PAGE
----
5 speech recognition apps that auto-caption videos

These five speech recognition services automatically create captions that can make the videos you share for work more accessible.

5 speech recognition apps that auto-caption videos These five speech recognition services automatically create captions that can make the videos you share for work more accessible.

With the general availability of speech-to-text transcription services from Google, Microsoft, IBM, and Amazon, developers can build speech-to-text capabilities into apps. Thanks to this speech recognition software, you can add captions to videos automatically.

Video captions make recorded content accessible to more people--captions can help people understand video when the environment is noisy, recorded audio is unintelligible, the sound is muted, or the listener can't otherwise hear the audio playback.

The following apps will accurately transcribe most of your words, but you may still need to edit and correct technical terms, proper names, and sporadic errors. As of February 2019, in my experience, no service will add proper punctuation consistently.

SEE: How we learned to talk to computers, and how they learned to answer back (cover story PDF) (TechRepublic)

AutoCap

For Android devices, AutoCap offers automatic video captions and subtitles. You can either record a video or select an existing video to caption. By default, the system auto-selects a word to emphasize in yellow within each group of captions (Figure A); you can manually edit the captions and adjust the emphasized word.

Figure A

Screenshot that shows editing of AutoCap app on Android

AutoCap works on many Android devices. The free version adds a logo to exported, captioned videos.

In my experience, AutoCap doesn't work on every Android device. On a Nokia 7.1 with Android 9 Pie, the app opened but would stall during the caption application process. On an Honor 7x with Android 9 Pie, captioning completed as expected.

AutoCap is free, although the service will add its logo to your exported video. A one-time payment of $1.49 lets you remove the logo from a video, or you can subscribe for $3.99 per month.

SEE: Google Cloud updates AI-powered speech tools for enterprises (ZDNet)

Caption This

Caption This ($2.99 for iOS devices) offers the options to auto-caption video as you record or to auto-create captions for previously recorded video. The app also works with video in portrait, landscape, or square aspect ratios (Figure B). Caption This lets you change the font and font size, as well as choose from several different background colors. Caption text can be either black or white.

Figure B

Screenshot of Caption This in edit mode.

Caption This for iOS adds captions to video captured in a variety of aspect ratios (e.g., 16x9 and 1:1, among others).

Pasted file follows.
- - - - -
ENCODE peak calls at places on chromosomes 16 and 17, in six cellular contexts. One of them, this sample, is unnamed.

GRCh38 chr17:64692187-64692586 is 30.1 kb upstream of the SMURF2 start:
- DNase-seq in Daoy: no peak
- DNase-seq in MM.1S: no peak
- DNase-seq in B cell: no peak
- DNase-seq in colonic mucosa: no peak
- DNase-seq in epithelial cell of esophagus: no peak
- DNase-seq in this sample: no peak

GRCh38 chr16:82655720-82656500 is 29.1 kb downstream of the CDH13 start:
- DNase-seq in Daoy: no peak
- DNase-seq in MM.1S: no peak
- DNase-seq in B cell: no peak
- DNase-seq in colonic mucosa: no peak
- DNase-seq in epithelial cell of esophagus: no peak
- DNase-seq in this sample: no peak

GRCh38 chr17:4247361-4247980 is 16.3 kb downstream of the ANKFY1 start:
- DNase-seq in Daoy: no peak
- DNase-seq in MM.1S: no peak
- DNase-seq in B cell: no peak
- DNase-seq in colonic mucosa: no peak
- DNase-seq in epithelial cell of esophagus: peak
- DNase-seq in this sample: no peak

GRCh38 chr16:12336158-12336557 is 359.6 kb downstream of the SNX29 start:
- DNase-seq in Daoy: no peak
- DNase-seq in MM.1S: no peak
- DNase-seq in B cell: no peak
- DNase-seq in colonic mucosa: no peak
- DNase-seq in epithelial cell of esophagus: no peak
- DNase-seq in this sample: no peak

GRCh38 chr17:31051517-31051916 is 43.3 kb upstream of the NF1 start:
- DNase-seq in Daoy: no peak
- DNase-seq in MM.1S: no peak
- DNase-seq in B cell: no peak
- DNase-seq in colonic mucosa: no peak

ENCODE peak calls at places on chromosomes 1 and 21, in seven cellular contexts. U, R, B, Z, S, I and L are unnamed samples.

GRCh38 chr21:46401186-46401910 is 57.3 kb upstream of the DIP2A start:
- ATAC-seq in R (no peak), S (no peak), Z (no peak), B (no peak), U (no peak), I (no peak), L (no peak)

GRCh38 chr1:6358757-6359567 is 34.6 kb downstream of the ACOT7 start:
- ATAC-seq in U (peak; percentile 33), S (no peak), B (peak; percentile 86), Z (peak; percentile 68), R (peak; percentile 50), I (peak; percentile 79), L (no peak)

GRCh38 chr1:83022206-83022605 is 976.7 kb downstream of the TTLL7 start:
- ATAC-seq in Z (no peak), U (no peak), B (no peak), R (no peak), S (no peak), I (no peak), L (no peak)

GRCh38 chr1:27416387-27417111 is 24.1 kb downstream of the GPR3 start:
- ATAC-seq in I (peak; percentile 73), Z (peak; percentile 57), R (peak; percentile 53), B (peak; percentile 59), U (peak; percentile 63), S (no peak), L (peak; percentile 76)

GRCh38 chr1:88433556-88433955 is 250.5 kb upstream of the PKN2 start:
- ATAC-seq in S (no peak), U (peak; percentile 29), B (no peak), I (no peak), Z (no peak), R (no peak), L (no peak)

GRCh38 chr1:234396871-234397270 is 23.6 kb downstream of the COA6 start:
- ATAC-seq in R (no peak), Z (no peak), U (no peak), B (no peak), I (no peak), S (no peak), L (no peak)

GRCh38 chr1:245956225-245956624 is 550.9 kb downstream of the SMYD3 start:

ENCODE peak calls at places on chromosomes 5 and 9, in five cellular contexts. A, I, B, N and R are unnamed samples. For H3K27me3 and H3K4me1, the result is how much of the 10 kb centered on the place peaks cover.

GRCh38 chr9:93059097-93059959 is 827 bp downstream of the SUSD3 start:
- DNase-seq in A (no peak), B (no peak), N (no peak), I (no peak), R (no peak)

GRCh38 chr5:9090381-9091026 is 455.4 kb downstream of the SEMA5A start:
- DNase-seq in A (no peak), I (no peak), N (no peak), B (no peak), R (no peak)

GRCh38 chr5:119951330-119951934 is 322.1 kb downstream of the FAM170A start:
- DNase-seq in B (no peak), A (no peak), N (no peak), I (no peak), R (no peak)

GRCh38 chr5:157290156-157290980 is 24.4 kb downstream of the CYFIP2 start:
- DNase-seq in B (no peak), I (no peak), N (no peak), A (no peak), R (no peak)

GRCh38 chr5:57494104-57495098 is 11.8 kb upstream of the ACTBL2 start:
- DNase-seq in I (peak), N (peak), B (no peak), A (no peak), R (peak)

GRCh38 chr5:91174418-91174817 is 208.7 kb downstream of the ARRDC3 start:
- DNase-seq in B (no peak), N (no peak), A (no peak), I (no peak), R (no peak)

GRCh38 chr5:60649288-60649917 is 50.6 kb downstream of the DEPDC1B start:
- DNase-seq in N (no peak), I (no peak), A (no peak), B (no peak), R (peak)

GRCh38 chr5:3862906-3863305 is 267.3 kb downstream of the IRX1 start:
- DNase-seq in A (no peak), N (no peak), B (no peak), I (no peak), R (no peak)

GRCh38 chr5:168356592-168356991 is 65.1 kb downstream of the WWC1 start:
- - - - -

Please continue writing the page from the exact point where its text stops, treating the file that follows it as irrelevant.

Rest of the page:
When you open the app, you can either start to record or select a video. The app creates captions, which you can edit and adjust, and then export the completed video. When you return to the app, you'll repeat the same process, since the app doesn't offer a way to preserve work in process (as of February 2019). In my sample test, captioning stopped a few words before the end of the recorded video.

Clips

Clips, a free iOS app from Apple, allows you to capture captions as you speak; more importantly, you can access and edit the caption text to correct any errors (Figure C). As of February 2019, you can select from among 11 preset ways to display the text.

Figure C

Screenshot of Clips in edit mode

Clips, for iOS devices, supports captions for videos recorded in the app. As of February 2019, Clips records only in a square aspect ratio.

Clips has three notable limitations: It only captures square format video, it only works on iOS devices, and you have to use the app to record--meaning, you can't import video from other sources into Clips for captioning.

SEE: Apple Clips is a great free video app, once you learn its tricks (CNET)

Kapwing

Auto-Captioning is one of many browser-based video editing features Kapwing provides. Select the feature, upload your video, and then edit the auto-transcribed captions. Export your work when you're done (Figure D).

Figure D

Screenshot Kapwing captioning, with each phrase associated with time markers.

In a browser, Kapwing can auto-caption video, which can then be edited and easily exported.

You may use Kapwing at no charge, although the service will add its logo to your exported video. A one-time payment of $6 lets you remove the logo from a video, or you can subscribe for $20 per month to use all of the Kapwing tools logo-free.

YouTube

YouTube auto-captions videos uploaded to the service. As the owner of the video, you may either edit or choose to upload a separate file with custom captions (Figure E).

Figure E

Editing mode show for auto-created captions in YouTube (within a desktop Chrome browser).

YouTube allows you to edit auto-created captions for uploaded videos.

Unlike every other app mentioned here, the service is really only intended to apply captions to videos hosted at YouTube. Native YouTube tools don't make it easy to caption and export your captioned video file. You can download your own video or the auto-created captions as separate files, not as a single video file with captions displayed.

Your experience?

What method has worked best for you to add captions to video? Have you found automated speech recognition tools combined with manual edits to work well? Or do you rely on a service and/or human transcriptions? Let me know either in the comments or on Twitter (@awolber).

Also see

Abstract screen, with words appearing in sequence: 5, auto-captioning, app, so as to appear animated.
Image: TechRepublic/Andy Wolber